Tue May 12 07:00:00 CDT 2015

Consensus Actual Previous Revised
Change Y/Y 4.9% 4.87% 5.17% 5.25%

Annual CPI inflation stood at 4.87 percent in April, essentially matching market expectations and nearly 0.4 percentage points short of its slightly stronger revised March reading. This was the second decline in a row and the first sub-5 percent print this year.

Inflation in urban areas dropped from 4.75 percent to 4.36 percent while in rural regions it was down from 5.67 percent at 5.37 percent. Overall food inflation, a key factor influencing RBI policy, was 5.11 percent after a 6.14 percent print last time. Elsewhere, food and beverage prices were up 5.36 percent versus April 2014, clothing and footwear 6.15 percent higher and housing 4.65 percent more costly. Fuel and light inflation was 5.60 percent.

Combined with the sharper than anticipated deceleration in March industrial production (see today's calendar entry) the drop in inflation last month should be seen positively for RBI easing hopes and will boost speculation about a rate cut as soon as June.

Consumer Price Indexes (CPI) measure changes over time in general level of prices of goods and services that households acquire for the purpose of consumption. The data are released for previous month and are not seasonally adjusted.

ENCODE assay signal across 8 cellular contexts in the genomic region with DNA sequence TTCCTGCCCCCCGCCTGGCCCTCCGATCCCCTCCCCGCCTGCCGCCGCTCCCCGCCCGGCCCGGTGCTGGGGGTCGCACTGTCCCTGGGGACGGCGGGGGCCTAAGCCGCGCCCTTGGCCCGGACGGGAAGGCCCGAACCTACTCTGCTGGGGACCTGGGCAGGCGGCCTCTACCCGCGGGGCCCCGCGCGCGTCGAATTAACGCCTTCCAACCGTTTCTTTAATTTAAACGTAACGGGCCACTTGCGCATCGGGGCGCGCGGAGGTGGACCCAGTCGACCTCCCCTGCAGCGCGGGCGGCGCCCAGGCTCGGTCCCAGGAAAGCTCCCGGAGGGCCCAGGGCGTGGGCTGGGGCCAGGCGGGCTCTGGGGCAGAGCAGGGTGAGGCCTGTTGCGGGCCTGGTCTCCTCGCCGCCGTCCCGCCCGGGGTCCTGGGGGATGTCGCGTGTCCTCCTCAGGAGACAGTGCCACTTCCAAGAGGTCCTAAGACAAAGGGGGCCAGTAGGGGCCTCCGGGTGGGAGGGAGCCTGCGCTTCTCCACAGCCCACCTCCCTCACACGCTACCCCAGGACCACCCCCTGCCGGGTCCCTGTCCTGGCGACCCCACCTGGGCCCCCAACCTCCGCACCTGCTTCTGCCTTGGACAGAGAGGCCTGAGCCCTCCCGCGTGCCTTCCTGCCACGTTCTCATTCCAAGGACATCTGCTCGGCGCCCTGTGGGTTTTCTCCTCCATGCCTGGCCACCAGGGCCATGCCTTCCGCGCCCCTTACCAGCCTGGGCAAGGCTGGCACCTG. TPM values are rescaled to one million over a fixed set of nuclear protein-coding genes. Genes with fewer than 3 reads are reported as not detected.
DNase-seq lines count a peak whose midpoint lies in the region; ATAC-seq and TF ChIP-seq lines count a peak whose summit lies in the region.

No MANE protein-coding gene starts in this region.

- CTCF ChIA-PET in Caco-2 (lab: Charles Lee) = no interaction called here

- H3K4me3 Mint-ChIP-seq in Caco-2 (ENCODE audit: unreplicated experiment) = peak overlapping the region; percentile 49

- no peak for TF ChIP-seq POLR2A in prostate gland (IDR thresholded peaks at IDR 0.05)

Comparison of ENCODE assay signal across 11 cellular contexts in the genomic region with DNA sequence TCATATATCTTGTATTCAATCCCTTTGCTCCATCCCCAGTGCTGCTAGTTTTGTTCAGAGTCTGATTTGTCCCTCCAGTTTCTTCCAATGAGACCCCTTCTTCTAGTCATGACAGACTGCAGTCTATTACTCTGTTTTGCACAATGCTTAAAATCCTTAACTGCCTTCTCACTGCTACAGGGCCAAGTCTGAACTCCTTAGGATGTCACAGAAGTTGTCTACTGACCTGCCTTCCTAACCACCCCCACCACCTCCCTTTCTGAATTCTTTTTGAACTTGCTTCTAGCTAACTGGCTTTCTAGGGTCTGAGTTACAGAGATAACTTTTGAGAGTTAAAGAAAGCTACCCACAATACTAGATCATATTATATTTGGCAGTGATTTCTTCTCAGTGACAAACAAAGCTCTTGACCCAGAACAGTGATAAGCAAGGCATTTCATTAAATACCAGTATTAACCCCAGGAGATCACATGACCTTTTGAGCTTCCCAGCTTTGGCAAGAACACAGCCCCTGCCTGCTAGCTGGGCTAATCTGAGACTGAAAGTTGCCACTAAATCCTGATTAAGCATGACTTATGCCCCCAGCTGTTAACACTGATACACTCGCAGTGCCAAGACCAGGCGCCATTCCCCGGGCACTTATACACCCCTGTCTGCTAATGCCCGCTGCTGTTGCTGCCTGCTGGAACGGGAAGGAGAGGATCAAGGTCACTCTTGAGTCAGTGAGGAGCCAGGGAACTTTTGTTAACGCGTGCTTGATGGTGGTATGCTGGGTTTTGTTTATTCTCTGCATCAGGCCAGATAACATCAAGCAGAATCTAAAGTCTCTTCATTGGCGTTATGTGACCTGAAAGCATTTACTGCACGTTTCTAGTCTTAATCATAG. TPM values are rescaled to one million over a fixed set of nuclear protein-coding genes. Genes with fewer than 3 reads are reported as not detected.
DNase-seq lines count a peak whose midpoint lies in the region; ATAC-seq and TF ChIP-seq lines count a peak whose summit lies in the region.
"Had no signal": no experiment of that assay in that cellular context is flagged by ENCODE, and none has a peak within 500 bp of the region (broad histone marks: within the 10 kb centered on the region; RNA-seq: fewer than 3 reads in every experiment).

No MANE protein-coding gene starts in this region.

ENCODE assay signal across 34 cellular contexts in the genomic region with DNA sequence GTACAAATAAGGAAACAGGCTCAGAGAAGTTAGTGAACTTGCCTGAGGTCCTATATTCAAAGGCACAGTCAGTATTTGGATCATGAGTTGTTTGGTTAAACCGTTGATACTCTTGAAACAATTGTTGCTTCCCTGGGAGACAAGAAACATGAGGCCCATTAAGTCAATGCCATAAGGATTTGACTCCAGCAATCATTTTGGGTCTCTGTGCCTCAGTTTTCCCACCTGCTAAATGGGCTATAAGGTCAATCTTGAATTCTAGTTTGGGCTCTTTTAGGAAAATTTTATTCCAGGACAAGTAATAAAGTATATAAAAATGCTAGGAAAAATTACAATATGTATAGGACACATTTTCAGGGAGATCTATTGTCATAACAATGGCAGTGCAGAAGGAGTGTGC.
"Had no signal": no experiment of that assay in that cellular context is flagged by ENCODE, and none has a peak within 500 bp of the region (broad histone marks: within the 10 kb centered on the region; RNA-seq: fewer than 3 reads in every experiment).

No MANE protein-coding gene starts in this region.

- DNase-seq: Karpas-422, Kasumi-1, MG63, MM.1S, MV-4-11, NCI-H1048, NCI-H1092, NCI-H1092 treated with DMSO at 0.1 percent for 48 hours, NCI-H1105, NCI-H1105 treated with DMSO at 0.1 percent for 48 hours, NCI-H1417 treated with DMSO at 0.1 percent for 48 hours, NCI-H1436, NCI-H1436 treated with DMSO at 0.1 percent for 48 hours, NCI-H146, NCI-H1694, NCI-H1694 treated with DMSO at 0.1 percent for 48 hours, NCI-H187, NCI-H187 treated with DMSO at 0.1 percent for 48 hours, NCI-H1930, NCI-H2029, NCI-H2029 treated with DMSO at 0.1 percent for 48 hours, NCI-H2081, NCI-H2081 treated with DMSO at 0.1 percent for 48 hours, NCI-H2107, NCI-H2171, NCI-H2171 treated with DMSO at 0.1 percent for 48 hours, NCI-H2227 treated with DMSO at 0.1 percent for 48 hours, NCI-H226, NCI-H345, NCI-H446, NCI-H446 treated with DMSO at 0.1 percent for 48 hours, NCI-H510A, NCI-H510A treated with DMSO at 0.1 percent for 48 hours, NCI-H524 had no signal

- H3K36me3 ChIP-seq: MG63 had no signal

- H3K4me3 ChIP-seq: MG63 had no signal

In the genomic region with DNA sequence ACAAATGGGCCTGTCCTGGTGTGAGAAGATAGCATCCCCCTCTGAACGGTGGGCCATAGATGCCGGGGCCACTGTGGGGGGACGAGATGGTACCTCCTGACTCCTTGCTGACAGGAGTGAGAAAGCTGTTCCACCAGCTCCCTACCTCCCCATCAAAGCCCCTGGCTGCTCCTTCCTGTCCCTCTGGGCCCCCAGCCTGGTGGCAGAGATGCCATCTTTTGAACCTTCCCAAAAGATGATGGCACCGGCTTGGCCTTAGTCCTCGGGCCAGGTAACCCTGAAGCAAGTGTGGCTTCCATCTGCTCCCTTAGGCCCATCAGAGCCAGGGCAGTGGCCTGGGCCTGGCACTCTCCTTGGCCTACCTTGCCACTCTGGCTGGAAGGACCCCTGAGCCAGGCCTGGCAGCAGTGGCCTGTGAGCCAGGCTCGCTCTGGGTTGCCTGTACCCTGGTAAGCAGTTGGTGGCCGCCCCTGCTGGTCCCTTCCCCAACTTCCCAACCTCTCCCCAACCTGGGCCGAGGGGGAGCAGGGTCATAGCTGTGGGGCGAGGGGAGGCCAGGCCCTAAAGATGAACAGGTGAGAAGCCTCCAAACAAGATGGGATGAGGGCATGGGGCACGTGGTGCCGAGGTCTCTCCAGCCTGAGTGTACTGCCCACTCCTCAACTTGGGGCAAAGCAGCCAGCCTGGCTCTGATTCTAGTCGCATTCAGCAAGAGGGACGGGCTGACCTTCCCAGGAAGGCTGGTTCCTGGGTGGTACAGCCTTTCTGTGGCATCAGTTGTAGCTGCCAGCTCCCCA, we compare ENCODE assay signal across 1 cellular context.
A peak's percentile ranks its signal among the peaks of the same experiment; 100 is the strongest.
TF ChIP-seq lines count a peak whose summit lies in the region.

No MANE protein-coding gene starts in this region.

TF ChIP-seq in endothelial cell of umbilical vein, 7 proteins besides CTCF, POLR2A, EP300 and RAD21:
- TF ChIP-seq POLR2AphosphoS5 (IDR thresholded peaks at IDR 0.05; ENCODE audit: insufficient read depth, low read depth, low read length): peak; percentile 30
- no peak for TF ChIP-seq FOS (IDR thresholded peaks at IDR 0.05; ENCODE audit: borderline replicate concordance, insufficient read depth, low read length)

CPI numbers are widely used as a macroeconomic indicator of inflation, as a tool by governments and central banks for inflation targeting and for monitoring price stability, and as deflators in the national accounts. CPI is also used for indexing dearness allowance to employees for increase in prices. CPI is therefore considered as one of the most important economic indicators.

CPI numbers presently compiled and released at national level for India reflect the fluctuations in retail prices pertaining to specific segments of population in the country -- industrial workers, agricultural labourers and rural labourers. These indexes do not encompass all the segments of the population in the country and as such do not reflect true picture of the price behavior in the country. To overcome the above, the Central Statistics Office (CSO) of the Ministry of Statistics and Programme Implementation has started compiling new series of CPI for the entire urban population or CPI (Urban) and CPI for the entire rural population or CPI (Rural), which reflect the changes in the price levels of various goods and services consumed by the urban and rural population.